Almost No-Knead Bread

The aroma of homemade bread is glorious! The smell as it bakes and that lingers afterward probably ranks at the top of the list of favorites for most people. It’s such a comforting and homey smell. Having to wait to slather a piece with butter and dive in is torture! I enjoy the process of bread making but I’m no expert by any means. I think it’s something you need to do regularly to understand how the dough should look and feel in each stage of the process. As much as I enjoy baking bread, I don’t always have the time or energy for it. From the popularity of no-knead recipes, it’s obvious I’m not the only one that feels that way.

The draw of no-knead bread is that it requires little time and effort yet the results are still delicious. Leaving the dough to sit overnight means that with a little advance planning, you can have freshly baked bread whenever you want whether you’re a beginner or expert bread maker. There is a no-knead recipe for every type of bread - crunchy and chewy, soft and pillowy, sweet or savory. The choice is yours.

The recipe I’ve been using for years is actually called Almost No-Knead Bread. Almost - because it does require you to knead the dough about 10-15 times prior to shaping. Just enough so you feel like you contributed and can totally take credit for how amazing it turns out, but not enough to tire your arms out. The recipe includes a bit of vinegar for tang and some beer to give it more of a yeasty flavor, kind of like sourdough. The dough can sit anywhere from 8 to 18 hours, meaning you can bake it when it’s convenient for you.

When you first mix it, it looks dry and craggy and you will think it’s never going to turn into anything resembling bread dough! But after an overnight rise, the dough transforms.


You can leave the dough as is or add in any number of ingredients to make whatever type of loaf you’re in the mood for. I think cranberries and pecans, or herbs and cheese are some delicious options. If it sounds good, try it! There are no rules!


This bread is a favorite with dinner guests and they always seem impressed when they find out it’s homemade. It makes me look like I know what I’m doing! It comes out great every time and is just about foolproof. The recipe creates a loaf that’s crunchy on the outside and chewy on the inside. This bread needs no accompaniment, but it’s perfect to pair with soups and stews because who doesn’t love to soak up all that goodness with a piece of bread???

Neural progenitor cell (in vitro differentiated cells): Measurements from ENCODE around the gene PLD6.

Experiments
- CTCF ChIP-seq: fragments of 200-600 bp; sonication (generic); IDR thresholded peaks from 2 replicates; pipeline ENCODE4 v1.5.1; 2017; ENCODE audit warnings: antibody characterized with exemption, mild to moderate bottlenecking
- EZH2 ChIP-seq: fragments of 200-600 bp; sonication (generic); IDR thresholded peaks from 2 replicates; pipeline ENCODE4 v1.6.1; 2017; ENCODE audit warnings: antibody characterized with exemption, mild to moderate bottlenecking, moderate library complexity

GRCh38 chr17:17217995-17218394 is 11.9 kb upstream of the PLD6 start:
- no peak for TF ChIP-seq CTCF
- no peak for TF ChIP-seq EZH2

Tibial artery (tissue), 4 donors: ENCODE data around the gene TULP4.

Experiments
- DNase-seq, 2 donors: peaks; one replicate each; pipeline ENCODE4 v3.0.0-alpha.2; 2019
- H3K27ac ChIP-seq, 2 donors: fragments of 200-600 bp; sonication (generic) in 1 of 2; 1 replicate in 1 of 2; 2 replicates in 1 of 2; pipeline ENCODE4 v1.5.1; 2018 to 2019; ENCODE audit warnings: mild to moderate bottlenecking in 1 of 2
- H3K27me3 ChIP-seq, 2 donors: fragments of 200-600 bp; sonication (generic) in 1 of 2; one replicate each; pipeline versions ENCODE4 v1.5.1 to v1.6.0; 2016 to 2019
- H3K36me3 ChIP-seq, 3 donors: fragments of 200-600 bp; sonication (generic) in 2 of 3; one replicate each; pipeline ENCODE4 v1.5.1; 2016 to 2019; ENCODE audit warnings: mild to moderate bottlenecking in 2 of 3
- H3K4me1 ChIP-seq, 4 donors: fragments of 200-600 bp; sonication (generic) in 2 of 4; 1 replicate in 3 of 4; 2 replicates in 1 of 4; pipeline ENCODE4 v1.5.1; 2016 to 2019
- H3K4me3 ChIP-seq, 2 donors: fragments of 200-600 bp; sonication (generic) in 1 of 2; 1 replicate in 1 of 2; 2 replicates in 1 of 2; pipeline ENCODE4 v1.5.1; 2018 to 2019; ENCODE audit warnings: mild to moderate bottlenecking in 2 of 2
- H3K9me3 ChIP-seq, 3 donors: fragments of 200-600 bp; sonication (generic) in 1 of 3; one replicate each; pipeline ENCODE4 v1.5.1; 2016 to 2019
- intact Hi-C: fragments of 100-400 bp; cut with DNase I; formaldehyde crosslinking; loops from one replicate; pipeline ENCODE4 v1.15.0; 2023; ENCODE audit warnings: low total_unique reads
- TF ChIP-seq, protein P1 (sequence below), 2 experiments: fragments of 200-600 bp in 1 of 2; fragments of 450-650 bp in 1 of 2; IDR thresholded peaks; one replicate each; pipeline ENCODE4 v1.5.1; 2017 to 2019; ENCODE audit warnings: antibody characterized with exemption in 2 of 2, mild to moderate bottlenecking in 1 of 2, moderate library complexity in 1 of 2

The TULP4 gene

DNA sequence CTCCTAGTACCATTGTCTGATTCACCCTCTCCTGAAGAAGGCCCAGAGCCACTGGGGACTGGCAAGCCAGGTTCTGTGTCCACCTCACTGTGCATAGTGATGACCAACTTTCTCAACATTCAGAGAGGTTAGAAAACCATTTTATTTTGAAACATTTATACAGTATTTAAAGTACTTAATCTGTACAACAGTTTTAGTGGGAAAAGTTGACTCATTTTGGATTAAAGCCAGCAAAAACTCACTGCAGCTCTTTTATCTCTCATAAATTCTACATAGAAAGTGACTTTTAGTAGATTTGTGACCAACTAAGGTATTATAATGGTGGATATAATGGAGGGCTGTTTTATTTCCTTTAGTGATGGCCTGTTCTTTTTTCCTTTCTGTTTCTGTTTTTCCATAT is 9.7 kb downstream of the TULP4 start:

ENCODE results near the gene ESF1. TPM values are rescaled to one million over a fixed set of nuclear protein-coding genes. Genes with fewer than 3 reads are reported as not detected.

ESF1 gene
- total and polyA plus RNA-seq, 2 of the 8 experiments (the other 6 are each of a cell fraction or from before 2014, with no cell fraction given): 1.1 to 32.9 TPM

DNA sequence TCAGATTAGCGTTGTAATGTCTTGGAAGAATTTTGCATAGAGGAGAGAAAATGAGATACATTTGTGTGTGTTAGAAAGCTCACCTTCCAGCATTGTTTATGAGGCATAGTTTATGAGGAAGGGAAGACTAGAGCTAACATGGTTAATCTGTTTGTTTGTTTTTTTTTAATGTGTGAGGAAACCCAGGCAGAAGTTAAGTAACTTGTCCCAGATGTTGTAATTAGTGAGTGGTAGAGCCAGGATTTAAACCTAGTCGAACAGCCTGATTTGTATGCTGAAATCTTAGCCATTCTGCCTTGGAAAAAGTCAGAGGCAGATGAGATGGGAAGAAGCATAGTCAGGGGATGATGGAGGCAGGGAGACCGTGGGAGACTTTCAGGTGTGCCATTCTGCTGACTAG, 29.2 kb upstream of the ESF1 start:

Whether you have been baking bread for years or are just getting started, this is a great recipe to have on hand for an easy and beautiful homemade loaf.


Almost No-Knead Bread

Recipe from Cook's Country


  • 3 cups (15 ounces) all-purpose flour
  • 1 1/2 tsp salt
  • 1/4 tsp instant or rapid-rise yeast
  • 3/4 cup plus 2 tablespoons water at room temperature
  • 6 tbsp beer (mild-flavored lager is recommended)
  • 1 tbsp distilled white vinegar


  1. Whisk together flour, salt, and yeast in large bowl. Add water, beer, and vinegar. With a rubber spatula, fold the mixture together, scraping the dry flour from the bottom of the bowl until you form a shaggy ball. Cover the bowl with plastic wrap and let it sit at room temperature for at least 8 hours or up to 18.

  2. Spray an 18 x 12 inch sheet of parchment with cooking spray. Transfer dough to a lightly floured surface and knead 10 to 15 times. Shape dough into a ball and transfer it seam side down to the center of the parchmet. Spray the surface of the dough with cooking sparay. Using the parchment, lift the dough and place into a heavy-bottomed Dutch oven (mine is arouind 5-6 quarts)letting excess parchment hang over the pot edge. Cover with plastic wrap and let the dough rise at room temperature until doubled in size, about 2 hours.

  3. Adjust oven rack to middle position and remove the plastic wrap from the pot. Lightly dust the surpface of the dough with flour and, using a sharp knife, cut a 6-inch long, 1/2-inch deep slit along the top of the dough.

  4. Place the lid on the pot and place it in the cold oven. Heat oven to 425 degrees and bake bread for 30 minutes (start a timer as soon as you turn the oven on)

  5. After 30 minutes, remove the lid and continue baking util the loaf is deep brown, about 20 to 30 minutes more. The internal temperature will be about 210 degrees.

  6. Carefully remove the bread from the pot and transer to a cooling rack. Let the bread cool completely before slicing, aboiut 2 hours.